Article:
To a dog, loud noises can be a nightmare of fear. Many dogs are tragically scared by thunderstorms. Similar fears develop to other noises such as fireworks, cap guns, whips, and gunshots, nailing guns and many other loud noises. When scared by noises, dogs will do all they can to either get comfort, or to escape the noise. They will seek to come inside the house and your comfort may be all they need, but what if the dog is left alone when a storm or similar noise strikes? Such dogs are at grave risk. Even if your dog does not attempt to escape, you may find its fear of noises very difficult to control.
Progressive Desensitization is the best answer to a dog’s phobia of noises. With this a dog’s fear of noises is reduced and replaced with tranquil, accepting, even joyful, behavior. It is not an easy process though, and sometimes it won’t work, but it is certainly worth a good try. For this, you need a ‘controllable’ noise, where the volume of the noise can be reduced or increased. For storms, recorded sound effects of real storms are sometimes effective. For fears of explosions, devious accessories such as cap guns and exploding balloons can be used. The difficulty is that there is a limit to how closely a recorded storm mimics the real thing because a storm is more than just noise.
Storm recordings are available on a variety of sound effects CDs and online. Choose one with good thunderclaps, lightning roars, rain squalls, explosions, and similar noises. Play the recording back at full volume to ensure it induces the same degree of fear as a real storm. If this is not so, then another solution needs to be found. The better your sound equipment the more likely you are to have the desired effect. If the recording causes as much trembling and anxiety as the real thing, then you can proceed.
The Happy Mat Routine
The first step has nothing to do with the recording. All you need to do is to establish a new routine for your dog in which you train it to be happy and content about being on a mat, in front of your stereo. Put your dog on the mat. Command it to do a simple task such as to ‘Sit’ or to lie ‘Down’. If your dog responds, feed it a tasty food reward, and praise it. Really overemphasize the praise to ensure your dog is happy. Rub its chest and give it pats. Make its tail wag enthusiastically. This is called the ‘Jolly Routine’.
Repeat this Sit/Down/Praise routine many times each day for five days. After this time, your dog will look forward to its special time on the mat, in front of your stereo. Now introduce the recorded storm, but at a very low volume. Continue the Jolly Routine by giving your dog chest rubs and back scratches with the storm at this low volume. If your dog accepts this level of noise, then gradually increase the volume over successive days. Eventually the dog will tolerate a full volume, canned storm.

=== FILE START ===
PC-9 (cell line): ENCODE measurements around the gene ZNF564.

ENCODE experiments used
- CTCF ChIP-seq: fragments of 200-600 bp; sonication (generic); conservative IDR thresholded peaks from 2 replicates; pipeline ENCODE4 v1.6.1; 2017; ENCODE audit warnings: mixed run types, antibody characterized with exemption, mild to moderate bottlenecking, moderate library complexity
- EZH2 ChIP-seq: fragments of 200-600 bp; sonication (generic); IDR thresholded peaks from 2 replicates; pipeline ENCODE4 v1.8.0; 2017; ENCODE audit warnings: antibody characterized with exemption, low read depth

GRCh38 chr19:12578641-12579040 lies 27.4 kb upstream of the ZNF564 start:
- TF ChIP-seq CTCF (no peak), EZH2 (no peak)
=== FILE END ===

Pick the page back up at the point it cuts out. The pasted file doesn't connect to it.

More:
Ensure Your Dog is Safe
Another important matter is to ensure your dog’s safety during a storm. Don’t treat a dog’s fear of storms lightly. If you are leaving your dog and a storm is likely, you are better confining your dog to a secure room from which it cannot escape. The process used to do this is called the ‘Denning Principle.’
The Pace and Praise Technique
What can you do when your dog is scared in the middle of a storm? The most important matter is to ensure that you are not compounding its fear. Don’t try to comfort the dog by patting it or cuddling it. This only serves to teach the dog that fear is the behavior you expect in a storm. The behavior you want is rationale, sensible, calm behavior. Achieve this by moving the dog from the emotional ‘right side’ of its brain to the logical ‘left side’. This is done with the ‘Pace and Praise’ technique. Place your dog on a lead and start to pace or move about quickly. Encourage your dog to ‘Heel’ with you. Give it some firm commands such as ‘Sit’ or ‘Down’ and ‘tick’ your dog’s correct response with immediate praise. Keep working with the dog until you can see that it is starting to respond and that it is focusing more on you than on the storm. As it comes back into order, start leaving more space between the command and the ‘tick’ of praise that follows. It is unlikely that your paranoid pooch will be totally calm, but at least this technique should make it controllable. Repeat the Pace and Praise technique if your dog again goes starts to show high levels of anxiety again.
Medication for Noise Fears
With noise fears, the sensible use of anti-anxiety medication is often a good idea and is often essential to stop a dog from injuring itself. For further information, contact your veterinarian. Remember that noise fears can be serious – keep your dog safe during a storm or fireworks at all costs.
Provided by Dr. Cam Day BVSc, Animal Behavior Consultant